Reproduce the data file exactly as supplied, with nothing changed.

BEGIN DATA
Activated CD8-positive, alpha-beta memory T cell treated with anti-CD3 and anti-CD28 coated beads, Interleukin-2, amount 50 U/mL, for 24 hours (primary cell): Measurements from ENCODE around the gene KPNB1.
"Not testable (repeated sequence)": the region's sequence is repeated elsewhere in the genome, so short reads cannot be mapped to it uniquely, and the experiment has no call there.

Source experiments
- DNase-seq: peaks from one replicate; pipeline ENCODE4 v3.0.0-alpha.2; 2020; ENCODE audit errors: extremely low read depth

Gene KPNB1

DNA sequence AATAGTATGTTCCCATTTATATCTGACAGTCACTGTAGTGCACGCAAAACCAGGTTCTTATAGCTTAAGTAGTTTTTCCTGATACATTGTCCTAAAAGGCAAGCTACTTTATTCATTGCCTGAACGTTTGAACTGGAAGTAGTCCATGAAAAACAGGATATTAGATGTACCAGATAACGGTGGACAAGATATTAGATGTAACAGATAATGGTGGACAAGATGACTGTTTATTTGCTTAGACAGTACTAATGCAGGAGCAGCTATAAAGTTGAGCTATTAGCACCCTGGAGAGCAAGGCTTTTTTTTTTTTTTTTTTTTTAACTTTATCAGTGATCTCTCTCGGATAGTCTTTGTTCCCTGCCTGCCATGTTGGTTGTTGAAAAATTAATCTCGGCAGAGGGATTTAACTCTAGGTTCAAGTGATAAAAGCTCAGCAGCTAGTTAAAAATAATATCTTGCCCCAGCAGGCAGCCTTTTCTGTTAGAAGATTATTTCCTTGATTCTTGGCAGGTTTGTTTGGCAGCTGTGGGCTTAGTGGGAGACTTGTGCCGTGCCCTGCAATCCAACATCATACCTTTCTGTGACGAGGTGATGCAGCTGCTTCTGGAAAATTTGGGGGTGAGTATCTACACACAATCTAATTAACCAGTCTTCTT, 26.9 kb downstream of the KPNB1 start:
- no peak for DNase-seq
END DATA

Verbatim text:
Activated CD8-positive, alpha-beta memory T cell treated with anti-CD3 and anti-CD28 coated beads, Interleukin-2, amount 50 U/mL, for 24 hours (primary cell): Measurements from ENCODE around the gene KPNB1.
"Not testable (repeated sequence)": the region's sequence is repeated elsewhere in the genome, so short reads cannot be mapped to it uniquely, and the experiment has no call there.

Source experiments
- DNase-seq: peaks from one replicate; pipeline ENCODE4 v3.0.0-alpha.2; 2020; ENCODE audit errors: extremely low read depth

Gene KPNB1

DNA sequence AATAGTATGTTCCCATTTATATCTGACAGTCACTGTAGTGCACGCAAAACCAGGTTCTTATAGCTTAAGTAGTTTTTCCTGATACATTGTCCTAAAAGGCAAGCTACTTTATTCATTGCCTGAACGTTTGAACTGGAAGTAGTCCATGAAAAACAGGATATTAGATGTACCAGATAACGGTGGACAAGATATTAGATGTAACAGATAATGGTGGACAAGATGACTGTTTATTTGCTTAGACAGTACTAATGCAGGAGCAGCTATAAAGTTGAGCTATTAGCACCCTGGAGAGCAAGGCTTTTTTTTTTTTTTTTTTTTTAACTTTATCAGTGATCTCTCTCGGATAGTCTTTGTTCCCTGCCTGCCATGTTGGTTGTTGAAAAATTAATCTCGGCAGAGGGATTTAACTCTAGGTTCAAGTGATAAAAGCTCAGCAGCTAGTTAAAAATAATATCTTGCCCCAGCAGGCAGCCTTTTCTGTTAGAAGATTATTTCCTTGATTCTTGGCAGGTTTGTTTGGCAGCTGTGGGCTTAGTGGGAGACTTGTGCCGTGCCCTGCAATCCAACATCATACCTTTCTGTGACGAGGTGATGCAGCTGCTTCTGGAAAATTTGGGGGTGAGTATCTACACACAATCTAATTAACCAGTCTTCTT, 26.9 kb downstream of the KPNB1 start:
- no peak for DNase-seq